Exiting or entering the James Island Connector at Folly Road, there’s a grassy hill that rises between the lanes. It seems to indicate that the road should keep going somewhere, instead of dead-ending into a gridlock of rush hour traffic.

When Interstate 526 was first conceived in 1972, the plan included a connection between West Ashley and James and Johns islands. Nearly four decades later, that idea may be getting out of its traffic jam.

To a legion of frustrated commuters, a high-speed connection across the Stono River seems like a no-brainer — point A to point B, in record time.

But studies by both the Berkeley-Charleston-Dorchester Council of Governments and a planning firm hired by extension opponents say extending 526 would do little in the long term to alleviate gridlock on thoroughfares like Savannah Highway and Folly Road.

The state Department of Transportation is currently taking public comment on the extension’s potential environmental impact, including two public hearings over the past week and a third Nov. 20 at St. Johns High School on Johns Island. They’ll also continue to take comments through their website, www.scdot.org/I526, and at 888-623-4526 through Jan. 9.

DOT representatives have proposed 21 alternatives for how to proceed. Seventeen of those are possible routes for the interstate, two of which cross Johns Island over marsh (the rest include an exit), and most skirt the James Island County Park. The other four alternatives include improving existing roads, creating a new grid of roads to ease congestion, and doing nothing at all.

To date, Charleston County has received $99 million from the State Infrastructure Bank and the promise of the difference for the $420 million project. But opponents like Josh Martin, the Coastal Conservation League’s land use director, say it’ll likely cost closer to half a billion dollars. He also believes the money is better spent on road projects that take traffic off of already clogged thoroughfares. Until recently, Martin was the City of Charleston’s planning director.

“All 526 is doing is just shifting and moving traffic around. It’s not untangling the knots,” says Martin. “Places like Seattle, Chattanooga, and Boston are tearing these structures down. Do we want to be the last municipality to implement 1970s infrastructure? Why not create places versus destroying places? That’s what all these massive infrastructure projects are — they destroy places and rip communities apart.”

Martin and the Conservation League endorse the New Way to Work plan (newwaytowork.com), which they created with independent planners Glatting-Jackson. It calls for walkable neighborhoods and grids of roads that encourage people making short trips to avoid the major roads. A grid of parallel, adjacent side streets could reduce car traffic by 56 percent on Savannah Highway, according to their study.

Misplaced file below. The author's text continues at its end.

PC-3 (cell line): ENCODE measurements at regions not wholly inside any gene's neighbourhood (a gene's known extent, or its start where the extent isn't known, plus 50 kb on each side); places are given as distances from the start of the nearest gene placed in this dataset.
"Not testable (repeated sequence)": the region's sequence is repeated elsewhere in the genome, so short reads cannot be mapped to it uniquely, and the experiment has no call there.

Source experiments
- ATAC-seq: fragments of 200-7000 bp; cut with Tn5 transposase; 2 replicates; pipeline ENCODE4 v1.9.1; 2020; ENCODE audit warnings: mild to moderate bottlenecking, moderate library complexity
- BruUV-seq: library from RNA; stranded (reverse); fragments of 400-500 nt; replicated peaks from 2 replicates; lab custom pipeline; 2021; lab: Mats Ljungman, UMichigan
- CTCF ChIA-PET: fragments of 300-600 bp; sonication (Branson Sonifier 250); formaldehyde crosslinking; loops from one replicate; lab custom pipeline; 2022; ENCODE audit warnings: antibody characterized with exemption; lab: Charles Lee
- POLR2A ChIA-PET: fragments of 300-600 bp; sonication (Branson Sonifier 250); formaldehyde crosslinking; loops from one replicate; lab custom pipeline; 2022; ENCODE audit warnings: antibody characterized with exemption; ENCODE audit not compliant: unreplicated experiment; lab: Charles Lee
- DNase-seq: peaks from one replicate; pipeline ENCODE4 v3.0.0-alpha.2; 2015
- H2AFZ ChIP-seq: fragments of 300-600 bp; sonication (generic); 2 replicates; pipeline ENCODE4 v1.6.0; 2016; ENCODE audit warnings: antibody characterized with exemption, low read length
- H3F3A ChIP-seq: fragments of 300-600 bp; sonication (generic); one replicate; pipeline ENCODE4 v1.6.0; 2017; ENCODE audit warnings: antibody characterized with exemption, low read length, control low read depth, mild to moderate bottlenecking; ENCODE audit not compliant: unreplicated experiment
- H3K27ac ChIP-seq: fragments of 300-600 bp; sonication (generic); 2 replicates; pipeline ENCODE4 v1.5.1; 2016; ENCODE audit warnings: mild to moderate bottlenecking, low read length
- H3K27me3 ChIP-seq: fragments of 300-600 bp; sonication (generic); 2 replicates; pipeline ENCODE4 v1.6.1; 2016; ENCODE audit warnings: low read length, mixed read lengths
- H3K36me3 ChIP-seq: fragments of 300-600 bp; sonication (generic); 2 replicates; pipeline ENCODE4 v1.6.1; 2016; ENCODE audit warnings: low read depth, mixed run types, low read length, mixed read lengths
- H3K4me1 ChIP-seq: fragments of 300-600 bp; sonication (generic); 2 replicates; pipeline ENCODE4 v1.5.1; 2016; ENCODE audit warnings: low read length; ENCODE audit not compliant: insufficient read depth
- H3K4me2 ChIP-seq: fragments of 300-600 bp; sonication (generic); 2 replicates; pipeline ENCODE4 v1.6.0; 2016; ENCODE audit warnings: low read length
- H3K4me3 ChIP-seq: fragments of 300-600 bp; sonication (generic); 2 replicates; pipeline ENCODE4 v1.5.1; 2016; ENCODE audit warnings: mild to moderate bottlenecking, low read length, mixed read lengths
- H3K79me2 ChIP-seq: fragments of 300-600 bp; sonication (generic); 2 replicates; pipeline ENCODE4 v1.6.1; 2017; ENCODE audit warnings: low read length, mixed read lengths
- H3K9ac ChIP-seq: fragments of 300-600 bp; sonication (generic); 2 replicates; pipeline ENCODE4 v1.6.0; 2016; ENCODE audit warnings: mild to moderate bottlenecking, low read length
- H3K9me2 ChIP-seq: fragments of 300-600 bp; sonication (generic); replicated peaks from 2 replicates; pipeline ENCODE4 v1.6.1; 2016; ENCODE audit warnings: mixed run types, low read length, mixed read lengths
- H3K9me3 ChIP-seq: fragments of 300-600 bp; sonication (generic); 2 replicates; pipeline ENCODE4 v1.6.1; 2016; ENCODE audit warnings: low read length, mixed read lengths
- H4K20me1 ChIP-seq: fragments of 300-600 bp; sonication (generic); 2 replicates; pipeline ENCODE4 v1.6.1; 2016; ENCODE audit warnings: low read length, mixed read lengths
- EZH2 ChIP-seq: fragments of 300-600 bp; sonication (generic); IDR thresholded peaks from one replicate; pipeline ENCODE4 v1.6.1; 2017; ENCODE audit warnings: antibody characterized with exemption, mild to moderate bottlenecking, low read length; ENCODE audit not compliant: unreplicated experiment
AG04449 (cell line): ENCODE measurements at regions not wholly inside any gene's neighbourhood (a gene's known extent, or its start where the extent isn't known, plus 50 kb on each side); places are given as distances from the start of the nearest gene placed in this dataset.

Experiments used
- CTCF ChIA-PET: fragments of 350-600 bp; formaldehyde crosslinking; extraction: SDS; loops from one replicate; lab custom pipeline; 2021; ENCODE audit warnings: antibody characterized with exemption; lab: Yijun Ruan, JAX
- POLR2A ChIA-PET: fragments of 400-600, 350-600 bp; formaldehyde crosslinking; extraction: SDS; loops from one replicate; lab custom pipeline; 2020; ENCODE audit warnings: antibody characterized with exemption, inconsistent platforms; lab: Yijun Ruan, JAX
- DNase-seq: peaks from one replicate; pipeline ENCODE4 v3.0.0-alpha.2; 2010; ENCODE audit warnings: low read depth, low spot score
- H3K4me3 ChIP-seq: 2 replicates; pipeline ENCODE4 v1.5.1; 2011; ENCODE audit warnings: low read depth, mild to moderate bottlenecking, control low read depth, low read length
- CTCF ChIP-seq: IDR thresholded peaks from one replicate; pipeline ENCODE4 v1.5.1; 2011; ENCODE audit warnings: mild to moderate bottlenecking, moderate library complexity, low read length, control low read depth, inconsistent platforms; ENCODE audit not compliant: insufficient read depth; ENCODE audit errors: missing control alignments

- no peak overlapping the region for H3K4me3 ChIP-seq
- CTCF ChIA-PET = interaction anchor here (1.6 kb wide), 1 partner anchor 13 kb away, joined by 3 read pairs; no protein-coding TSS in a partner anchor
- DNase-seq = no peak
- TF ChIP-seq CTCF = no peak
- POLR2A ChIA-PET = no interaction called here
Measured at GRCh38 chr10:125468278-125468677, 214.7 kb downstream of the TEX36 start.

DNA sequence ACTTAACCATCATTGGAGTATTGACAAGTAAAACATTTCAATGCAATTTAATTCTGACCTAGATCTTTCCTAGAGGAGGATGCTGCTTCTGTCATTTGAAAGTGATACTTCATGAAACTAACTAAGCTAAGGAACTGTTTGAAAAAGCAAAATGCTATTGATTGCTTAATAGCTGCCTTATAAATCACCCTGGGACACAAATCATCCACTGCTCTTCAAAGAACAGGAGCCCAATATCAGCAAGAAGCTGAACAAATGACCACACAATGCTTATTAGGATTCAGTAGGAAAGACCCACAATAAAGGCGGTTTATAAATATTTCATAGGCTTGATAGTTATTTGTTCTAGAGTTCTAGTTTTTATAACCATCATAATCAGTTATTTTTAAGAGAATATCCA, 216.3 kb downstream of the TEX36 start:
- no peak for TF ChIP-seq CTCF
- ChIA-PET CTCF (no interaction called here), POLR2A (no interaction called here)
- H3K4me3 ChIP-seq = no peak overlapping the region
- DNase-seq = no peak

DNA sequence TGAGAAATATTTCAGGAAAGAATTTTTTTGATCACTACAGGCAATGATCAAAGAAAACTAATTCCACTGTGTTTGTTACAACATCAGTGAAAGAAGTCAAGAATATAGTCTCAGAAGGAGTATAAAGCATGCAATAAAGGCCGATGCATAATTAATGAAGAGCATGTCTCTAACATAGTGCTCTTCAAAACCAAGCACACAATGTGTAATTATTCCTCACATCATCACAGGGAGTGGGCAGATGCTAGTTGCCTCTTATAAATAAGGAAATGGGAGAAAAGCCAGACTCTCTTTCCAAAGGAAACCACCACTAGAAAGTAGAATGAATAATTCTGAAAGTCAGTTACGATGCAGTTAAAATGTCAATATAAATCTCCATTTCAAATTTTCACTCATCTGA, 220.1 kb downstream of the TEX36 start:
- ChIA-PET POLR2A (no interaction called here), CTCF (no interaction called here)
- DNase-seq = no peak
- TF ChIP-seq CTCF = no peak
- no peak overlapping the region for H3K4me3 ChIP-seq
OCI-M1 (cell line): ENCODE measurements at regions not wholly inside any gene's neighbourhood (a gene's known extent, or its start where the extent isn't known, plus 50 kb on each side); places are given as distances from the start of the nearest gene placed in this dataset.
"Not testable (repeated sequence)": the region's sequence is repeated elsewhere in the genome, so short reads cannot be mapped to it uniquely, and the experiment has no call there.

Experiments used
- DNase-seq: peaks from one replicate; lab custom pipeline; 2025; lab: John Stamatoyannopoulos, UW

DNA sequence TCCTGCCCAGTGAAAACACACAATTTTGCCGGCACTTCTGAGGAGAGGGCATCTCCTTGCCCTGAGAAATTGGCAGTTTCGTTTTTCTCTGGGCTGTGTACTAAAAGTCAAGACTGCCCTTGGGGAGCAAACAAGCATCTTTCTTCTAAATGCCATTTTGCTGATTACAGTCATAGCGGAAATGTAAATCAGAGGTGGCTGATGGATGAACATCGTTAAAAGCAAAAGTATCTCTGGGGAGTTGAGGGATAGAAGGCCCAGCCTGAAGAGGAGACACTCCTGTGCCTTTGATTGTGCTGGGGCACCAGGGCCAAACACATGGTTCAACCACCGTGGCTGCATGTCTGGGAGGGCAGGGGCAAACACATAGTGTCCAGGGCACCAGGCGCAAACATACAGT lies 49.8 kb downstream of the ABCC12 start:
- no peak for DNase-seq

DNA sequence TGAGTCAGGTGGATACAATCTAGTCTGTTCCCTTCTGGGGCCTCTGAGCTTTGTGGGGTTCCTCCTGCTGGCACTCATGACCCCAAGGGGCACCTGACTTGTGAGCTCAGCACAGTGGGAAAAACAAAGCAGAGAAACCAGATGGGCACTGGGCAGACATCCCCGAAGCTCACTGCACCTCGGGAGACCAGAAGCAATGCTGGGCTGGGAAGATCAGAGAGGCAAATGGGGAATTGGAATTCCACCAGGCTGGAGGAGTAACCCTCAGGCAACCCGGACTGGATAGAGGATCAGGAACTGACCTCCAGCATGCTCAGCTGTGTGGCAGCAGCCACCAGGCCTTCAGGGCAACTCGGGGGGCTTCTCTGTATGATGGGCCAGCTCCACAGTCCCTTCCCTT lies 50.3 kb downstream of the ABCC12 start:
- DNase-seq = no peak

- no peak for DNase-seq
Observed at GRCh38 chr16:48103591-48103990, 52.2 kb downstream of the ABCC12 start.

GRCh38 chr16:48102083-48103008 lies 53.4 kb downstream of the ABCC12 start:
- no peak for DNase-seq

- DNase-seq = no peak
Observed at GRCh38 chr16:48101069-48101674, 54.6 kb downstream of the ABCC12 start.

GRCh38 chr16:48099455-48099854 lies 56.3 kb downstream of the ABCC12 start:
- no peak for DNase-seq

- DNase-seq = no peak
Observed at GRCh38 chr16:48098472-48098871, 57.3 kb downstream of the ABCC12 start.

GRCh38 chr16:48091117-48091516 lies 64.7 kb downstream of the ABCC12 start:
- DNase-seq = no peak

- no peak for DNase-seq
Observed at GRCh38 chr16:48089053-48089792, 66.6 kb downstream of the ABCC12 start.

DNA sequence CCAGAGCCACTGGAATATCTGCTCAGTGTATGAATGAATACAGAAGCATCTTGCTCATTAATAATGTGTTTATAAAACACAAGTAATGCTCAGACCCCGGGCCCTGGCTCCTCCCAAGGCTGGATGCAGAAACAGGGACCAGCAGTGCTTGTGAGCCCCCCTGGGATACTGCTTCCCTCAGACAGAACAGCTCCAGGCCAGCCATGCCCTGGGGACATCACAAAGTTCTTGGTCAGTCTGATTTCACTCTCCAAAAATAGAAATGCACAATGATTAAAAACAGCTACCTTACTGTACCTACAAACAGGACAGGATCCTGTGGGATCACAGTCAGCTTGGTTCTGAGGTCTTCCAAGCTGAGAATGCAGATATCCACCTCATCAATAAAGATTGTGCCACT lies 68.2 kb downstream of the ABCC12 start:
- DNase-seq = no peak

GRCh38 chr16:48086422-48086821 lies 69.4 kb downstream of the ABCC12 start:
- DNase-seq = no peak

One selling point is the price tag — New Way to Work would cost just $220 million. Martin says the difference could be used for new commuter options like a rail line.

The $420 million secured by Charleston County is specifically allotted for 526, but DOT Project Manager David Kinard says the money could be put toward another project if the county revises their application and the Infrastructure Bank approves it.

At the James Island meeting, the league handed out “No 526” stickers. Many of the attendants were concerned about the road’s effect on James Island County Park, where the raised interstate could be both visible and audible.

“Why spend $420 million on part of the problem, not the solution?” says Carol Dotterer, who lives on Ft. Johnson Road. She thinks that the extension will bring more of the same problems — traffic congestion and overdevelopment. “This is an island, you know? It’s finite,” Dotterer says.

Rep. Leon Stavrinakis (D-West Ashley) is a long-time supporter of completing 526, although “sometimes with mixed emotions,” he says. At the meeting, he heard from constituents who were concerned that possible routes could require seizing their property or encroaching on the park.

“Those of us that have pushed hard for the road to help our citizens are certainly not looking to do it at the expense of the county park,” he says. “There’s pain any time you build a highway. The highway has to go somewhere, and that land is going to be owned by some entity or some person. But we do these things not to make people feel pain, but to promote the community benefit that’s hopefully going to come with it.”

Holy City Bike Co-op sent out an alert to their members last week that the loop’s completion could effect bikers who use the James Island Connector to commute. Several maps at the meeting depicted existing bike lanes, which included all of Folly Road and Riverland Drive, neither of which have them. Kinard explained that these were mislabeled and should be “bicycle routes,” but admitted that Folly Road is “no place to ride a bike.” He also said that with 21 alternatives (although 17 are routes for 526), DOT has not had time to evaluate an increase in truck traffic through James Island.

Opponents like the Conservation League are hoping the DOT will consider what they say are proven alternatives to improve congestion.

“We should be making the right decision,” says the League’s Martin. “I’m always of the opinion that spending money just to spend money is not an appropriate action.”

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